I’ve redrafted the schematics for each of the Pixhawk2 boards using the most recent versions released by 3DR. Many of the existing schematics appear to have been at some time imported from Eagle, without much cleanup. These designs do not include the revisions made for Pixhawk2.1 which are not publicly released (what is released is incomplete, obfuscated and placed under a different licence). Each new schematic correctly syncs with the associated PCB layout, but I haven’t made significant changes to the layouts, other than to revise pin numbering / naming to be consistent with new schematic symbols. A couple of obsolete parts have been replaced with drop-in replacements (Kyocera filter, and FRAM) but the BOM is otherwise unchanged. There are a number of capacitors that should be replaced with better versions (Y5V).
The sensors used are mostly obsolete now. Aside from the stand-alone magnetometer (Honeywell), there are replacement parts available from the respective manufacturers (ST, Invensense), but I am not certain if these are directly supported by the firmware. The Edison compute module is also now EOL, but the board will serve as a good starting point for new designs.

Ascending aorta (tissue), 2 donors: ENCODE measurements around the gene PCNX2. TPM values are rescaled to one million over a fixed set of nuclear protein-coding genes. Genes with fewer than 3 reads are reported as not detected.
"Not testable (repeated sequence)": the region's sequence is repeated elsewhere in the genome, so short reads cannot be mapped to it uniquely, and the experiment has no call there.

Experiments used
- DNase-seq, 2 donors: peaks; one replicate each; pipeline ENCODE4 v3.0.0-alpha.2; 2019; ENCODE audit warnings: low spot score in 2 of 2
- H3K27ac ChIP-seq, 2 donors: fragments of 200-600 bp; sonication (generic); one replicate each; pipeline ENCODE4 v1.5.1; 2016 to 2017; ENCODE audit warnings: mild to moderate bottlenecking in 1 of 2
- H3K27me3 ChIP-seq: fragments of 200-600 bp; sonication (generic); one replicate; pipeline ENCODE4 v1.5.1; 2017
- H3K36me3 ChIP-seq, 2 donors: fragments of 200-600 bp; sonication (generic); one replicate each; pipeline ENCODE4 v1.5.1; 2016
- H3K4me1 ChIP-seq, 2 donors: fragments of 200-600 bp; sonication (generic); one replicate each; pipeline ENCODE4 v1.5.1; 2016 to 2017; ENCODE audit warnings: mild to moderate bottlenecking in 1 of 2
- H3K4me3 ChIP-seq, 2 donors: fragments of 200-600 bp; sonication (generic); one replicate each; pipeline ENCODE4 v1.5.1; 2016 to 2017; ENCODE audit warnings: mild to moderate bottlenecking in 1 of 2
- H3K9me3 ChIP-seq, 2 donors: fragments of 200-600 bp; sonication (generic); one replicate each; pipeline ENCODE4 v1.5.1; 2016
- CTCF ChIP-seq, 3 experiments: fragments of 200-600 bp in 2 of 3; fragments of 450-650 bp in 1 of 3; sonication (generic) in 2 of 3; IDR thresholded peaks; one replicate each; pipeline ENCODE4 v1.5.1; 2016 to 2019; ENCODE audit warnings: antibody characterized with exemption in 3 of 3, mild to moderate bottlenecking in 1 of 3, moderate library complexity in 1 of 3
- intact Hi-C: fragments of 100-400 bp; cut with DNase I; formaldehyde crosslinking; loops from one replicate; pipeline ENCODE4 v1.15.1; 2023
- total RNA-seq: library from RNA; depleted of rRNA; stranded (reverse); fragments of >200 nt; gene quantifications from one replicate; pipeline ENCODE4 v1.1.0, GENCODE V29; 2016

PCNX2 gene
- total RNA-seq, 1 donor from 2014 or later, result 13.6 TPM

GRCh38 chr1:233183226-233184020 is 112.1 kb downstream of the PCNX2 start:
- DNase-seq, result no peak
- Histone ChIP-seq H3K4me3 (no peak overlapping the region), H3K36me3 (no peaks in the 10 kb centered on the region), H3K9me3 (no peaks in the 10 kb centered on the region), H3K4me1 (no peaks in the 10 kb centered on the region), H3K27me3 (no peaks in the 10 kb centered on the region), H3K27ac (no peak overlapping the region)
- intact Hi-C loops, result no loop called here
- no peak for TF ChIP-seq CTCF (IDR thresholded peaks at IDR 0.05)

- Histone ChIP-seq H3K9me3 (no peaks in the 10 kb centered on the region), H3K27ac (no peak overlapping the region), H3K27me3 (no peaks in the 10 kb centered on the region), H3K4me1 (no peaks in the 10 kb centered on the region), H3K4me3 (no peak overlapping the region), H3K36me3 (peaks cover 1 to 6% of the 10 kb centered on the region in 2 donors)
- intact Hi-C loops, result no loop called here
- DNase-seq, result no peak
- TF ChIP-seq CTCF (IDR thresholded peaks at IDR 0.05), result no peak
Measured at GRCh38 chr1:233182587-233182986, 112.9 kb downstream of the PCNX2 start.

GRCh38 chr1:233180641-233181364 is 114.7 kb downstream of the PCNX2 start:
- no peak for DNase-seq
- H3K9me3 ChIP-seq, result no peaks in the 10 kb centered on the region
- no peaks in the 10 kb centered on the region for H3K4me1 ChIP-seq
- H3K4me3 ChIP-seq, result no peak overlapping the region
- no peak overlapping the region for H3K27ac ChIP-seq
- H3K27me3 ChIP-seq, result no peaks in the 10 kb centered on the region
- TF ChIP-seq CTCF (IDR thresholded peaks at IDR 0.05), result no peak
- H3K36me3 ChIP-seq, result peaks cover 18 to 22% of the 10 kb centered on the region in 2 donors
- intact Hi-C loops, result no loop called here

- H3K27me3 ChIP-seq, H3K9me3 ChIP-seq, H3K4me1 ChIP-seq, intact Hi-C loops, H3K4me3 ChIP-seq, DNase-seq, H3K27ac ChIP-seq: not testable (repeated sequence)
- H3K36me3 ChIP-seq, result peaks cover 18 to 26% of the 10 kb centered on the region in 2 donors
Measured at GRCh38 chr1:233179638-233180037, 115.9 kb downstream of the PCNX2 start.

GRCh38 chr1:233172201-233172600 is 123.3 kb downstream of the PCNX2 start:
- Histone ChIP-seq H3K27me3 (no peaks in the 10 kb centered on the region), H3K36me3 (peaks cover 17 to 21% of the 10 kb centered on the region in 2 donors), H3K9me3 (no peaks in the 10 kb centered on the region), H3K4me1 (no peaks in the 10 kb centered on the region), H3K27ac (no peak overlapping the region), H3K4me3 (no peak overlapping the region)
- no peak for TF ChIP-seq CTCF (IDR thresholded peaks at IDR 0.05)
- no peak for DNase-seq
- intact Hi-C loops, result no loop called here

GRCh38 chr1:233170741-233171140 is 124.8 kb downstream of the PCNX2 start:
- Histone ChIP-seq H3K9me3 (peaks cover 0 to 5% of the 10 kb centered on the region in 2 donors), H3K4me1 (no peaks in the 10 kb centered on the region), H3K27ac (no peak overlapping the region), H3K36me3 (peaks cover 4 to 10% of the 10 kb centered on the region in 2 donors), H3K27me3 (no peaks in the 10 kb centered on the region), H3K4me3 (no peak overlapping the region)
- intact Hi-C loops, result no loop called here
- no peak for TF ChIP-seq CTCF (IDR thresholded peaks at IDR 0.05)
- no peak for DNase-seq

This work was performed in Altium Designer, but I have imported each design into the free to use CircuitMaker tool, with links to each project below,
From this point I would like to make some structural changes to the designs, including the following,
- Update sensors to current parts, including the MPU9250 (replaces MPU6000 and HMC5983), L3GD20HTR, LSM303DLHCTR.
- (re)Implement IMU heater.
- Remove line-drivers, CAN transceivers, LEDs, USB components from the FMU; these should be incorporated on the carrier, where/if required.
- Revise FMU to eliminate blind vias, reduce to 6 layers.
- Change the DF17 to a generally available version (the current designs use a part which is difficult to obtain).
- Revise IMU to use FFC cable, rather than the rigid-flex design.
- Implement a new carrier board, to support Raspberry Pi 3 compute module (or other). May or may not use PSM.
- Generally improve PCB layout quality.
I have no time-frame on the above, but I thought I would share the designs. I have seen discussion about attempting to port the design to a free tool, and CircuitMaker seems the natural fit.